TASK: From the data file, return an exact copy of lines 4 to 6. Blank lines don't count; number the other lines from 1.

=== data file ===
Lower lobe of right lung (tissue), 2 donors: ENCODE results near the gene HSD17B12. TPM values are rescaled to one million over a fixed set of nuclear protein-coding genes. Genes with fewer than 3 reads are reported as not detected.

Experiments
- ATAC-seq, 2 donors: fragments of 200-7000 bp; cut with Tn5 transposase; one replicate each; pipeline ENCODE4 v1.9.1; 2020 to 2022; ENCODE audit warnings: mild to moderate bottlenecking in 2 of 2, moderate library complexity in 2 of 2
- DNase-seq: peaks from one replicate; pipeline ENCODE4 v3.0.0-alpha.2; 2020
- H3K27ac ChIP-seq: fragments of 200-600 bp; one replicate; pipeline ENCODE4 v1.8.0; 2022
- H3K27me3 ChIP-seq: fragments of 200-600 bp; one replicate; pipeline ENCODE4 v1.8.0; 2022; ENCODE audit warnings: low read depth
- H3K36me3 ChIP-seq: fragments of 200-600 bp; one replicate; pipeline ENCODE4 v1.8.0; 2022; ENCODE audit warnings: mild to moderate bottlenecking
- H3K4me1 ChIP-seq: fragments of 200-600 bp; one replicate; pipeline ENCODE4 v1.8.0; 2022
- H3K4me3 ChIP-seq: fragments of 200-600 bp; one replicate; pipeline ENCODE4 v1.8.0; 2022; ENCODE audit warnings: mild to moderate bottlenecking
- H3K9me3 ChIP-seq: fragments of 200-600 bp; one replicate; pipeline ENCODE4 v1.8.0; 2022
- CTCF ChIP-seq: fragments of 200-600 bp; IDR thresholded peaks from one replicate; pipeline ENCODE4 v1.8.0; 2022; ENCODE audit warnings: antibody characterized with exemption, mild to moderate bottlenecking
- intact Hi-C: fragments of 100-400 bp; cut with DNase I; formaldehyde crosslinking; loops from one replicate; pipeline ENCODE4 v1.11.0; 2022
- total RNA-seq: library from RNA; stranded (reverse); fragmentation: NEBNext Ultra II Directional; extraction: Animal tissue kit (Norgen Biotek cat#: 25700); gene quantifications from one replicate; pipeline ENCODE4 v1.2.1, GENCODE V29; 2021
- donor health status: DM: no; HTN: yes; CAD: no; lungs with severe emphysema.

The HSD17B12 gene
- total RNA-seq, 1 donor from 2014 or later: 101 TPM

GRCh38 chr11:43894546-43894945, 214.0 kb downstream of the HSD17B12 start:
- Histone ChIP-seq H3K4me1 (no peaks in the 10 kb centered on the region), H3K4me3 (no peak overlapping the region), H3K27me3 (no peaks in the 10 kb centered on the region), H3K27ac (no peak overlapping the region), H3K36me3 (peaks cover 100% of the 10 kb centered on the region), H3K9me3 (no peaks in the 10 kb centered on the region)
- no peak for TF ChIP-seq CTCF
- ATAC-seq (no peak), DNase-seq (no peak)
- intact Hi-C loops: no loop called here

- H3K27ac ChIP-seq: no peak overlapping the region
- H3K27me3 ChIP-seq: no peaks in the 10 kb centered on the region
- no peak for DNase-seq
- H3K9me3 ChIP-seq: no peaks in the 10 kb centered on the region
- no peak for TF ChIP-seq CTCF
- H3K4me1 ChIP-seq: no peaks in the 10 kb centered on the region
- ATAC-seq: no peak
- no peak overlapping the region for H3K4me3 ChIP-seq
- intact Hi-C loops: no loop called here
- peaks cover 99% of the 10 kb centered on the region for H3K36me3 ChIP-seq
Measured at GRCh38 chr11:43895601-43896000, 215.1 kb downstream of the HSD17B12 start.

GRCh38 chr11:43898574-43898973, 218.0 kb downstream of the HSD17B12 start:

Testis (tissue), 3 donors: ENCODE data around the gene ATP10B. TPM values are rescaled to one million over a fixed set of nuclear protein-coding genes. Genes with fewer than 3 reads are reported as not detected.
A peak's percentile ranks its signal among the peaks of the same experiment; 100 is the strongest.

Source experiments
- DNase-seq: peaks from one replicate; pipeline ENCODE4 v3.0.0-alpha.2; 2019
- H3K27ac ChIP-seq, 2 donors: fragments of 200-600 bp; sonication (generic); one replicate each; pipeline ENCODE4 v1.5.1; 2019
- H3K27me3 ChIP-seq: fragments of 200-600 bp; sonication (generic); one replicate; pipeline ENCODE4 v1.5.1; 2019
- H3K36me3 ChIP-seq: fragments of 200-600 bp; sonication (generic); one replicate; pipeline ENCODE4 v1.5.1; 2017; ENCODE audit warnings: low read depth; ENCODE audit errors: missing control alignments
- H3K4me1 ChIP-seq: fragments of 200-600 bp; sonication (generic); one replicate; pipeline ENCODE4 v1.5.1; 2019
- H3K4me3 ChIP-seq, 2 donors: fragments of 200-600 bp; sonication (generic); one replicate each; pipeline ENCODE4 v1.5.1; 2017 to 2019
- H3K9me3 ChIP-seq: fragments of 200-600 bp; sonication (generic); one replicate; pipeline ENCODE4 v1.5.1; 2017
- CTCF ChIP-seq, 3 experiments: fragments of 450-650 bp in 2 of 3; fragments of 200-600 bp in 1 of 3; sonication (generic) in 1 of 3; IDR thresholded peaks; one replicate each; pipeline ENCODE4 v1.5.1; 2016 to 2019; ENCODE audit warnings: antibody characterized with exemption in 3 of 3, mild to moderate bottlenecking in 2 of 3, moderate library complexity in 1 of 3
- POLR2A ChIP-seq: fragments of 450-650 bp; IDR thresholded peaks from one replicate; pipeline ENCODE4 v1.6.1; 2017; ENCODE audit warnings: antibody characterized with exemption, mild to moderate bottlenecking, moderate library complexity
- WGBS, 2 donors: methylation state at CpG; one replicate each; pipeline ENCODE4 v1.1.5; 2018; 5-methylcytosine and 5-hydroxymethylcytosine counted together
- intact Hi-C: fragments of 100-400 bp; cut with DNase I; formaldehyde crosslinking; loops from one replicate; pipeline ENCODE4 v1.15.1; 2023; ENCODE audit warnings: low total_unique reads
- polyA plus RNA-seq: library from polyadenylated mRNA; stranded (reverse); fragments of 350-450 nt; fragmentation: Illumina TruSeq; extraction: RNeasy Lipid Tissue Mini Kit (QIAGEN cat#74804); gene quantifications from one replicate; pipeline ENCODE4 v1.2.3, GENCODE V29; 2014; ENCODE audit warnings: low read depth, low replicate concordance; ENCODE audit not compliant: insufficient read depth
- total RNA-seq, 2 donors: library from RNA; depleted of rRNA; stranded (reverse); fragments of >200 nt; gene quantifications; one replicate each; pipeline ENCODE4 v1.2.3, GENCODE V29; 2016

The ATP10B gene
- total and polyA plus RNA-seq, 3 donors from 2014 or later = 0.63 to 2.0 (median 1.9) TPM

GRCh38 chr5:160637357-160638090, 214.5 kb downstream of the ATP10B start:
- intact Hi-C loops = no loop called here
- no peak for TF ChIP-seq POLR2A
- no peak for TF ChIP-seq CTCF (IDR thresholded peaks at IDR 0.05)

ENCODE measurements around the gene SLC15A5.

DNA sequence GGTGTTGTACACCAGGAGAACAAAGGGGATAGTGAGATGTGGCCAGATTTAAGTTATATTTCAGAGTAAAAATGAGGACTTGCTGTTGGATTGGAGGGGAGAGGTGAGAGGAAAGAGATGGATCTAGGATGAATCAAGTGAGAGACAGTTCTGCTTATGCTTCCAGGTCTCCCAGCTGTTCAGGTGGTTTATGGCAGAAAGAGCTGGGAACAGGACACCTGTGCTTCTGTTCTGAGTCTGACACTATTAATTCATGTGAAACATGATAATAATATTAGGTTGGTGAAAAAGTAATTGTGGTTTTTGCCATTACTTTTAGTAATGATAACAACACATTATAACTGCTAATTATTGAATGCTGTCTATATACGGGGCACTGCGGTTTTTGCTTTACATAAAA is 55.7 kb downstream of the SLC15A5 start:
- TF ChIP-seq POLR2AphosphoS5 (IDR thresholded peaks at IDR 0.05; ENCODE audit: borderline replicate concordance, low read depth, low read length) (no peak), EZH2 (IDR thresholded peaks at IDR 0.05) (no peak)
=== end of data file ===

- DNase-seq: peaks from one replicate; pipeline ENCODE4 v3.0.0-alpha.2; 2020
- H3K27ac ChIP-seq: fragments of 200-600 bp; one replicate; pipeline ENCODE4 v1.8.0; 2022
- H3K27me3 ChIP-seq: fragments of 200-600 bp; one replicate; pipeline ENCODE4 v1.8.0; 2022; ENCODE audit warnings: low read depth